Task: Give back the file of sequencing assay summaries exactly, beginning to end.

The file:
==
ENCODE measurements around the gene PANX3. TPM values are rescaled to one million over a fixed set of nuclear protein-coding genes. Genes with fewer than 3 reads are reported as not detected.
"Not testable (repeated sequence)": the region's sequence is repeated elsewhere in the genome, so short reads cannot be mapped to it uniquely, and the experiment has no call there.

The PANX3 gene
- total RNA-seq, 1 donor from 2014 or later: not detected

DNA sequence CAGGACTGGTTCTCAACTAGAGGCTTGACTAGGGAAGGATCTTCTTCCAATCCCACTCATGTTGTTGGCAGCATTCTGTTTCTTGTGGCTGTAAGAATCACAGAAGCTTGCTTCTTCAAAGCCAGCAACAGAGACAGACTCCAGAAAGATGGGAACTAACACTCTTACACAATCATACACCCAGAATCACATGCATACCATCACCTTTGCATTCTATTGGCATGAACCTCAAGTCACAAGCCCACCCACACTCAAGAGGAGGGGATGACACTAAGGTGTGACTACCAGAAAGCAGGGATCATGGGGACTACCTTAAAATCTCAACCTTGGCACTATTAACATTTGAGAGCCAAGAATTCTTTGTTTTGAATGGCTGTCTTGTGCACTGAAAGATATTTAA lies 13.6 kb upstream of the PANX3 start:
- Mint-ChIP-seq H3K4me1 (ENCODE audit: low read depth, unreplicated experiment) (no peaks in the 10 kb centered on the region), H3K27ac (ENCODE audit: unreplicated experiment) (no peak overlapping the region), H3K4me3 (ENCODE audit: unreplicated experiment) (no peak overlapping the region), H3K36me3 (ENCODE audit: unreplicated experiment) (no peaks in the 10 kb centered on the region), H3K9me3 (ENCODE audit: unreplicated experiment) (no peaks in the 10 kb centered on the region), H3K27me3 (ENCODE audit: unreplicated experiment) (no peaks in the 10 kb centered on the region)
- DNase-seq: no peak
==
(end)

ENCODE measurements around the gene PANX3. TPM values are rescaled to one million over a fixed set of nuclear protein-coding genes. Genes with fewer than 3 reads are reported as not detected.
"Not testable (repeated sequence)": the region's sequence is repeated elsewhere in the genome, so short reads cannot be mapped to it uniquely, and the experiment has no call there.

The PANX3 gene
- total RNA-seq, 1 donor from 2014 or later: not detected

DNA sequence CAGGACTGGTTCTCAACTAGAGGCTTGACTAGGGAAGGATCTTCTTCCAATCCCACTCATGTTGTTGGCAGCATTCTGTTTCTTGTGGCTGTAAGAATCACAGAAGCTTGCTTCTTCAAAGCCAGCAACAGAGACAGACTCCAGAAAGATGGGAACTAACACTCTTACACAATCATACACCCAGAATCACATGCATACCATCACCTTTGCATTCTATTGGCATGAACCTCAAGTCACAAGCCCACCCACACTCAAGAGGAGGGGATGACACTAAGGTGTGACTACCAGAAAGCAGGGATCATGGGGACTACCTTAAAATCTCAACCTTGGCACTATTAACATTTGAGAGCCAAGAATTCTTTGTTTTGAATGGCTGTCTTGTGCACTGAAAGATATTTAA lies 13.6 kb upstream of the PANX3 start:
- Mint-ChIP-seq H3K4me1 (ENCODE audit: low read depth, unreplicated experiment) (no peaks in the 10 kb centered on the region), H3K27ac (ENCODE audit: unreplicated experiment) (no peak overlapping the region), H3K4me3 (ENCODE audit: unreplicated experiment) (no peak overlapping the region), H3K36me3 (ENCODE audit: unreplicated experiment) (no peaks in the 10 kb centered on the region), H3K9me3 (ENCODE audit: unreplicated experiment) (no peaks in the 10 kb centered on the region), H3K27me3 (ENCODE audit: unreplicated experiment) (no peaks in the 10 kb centered on the region)
- DNase-seq: no peak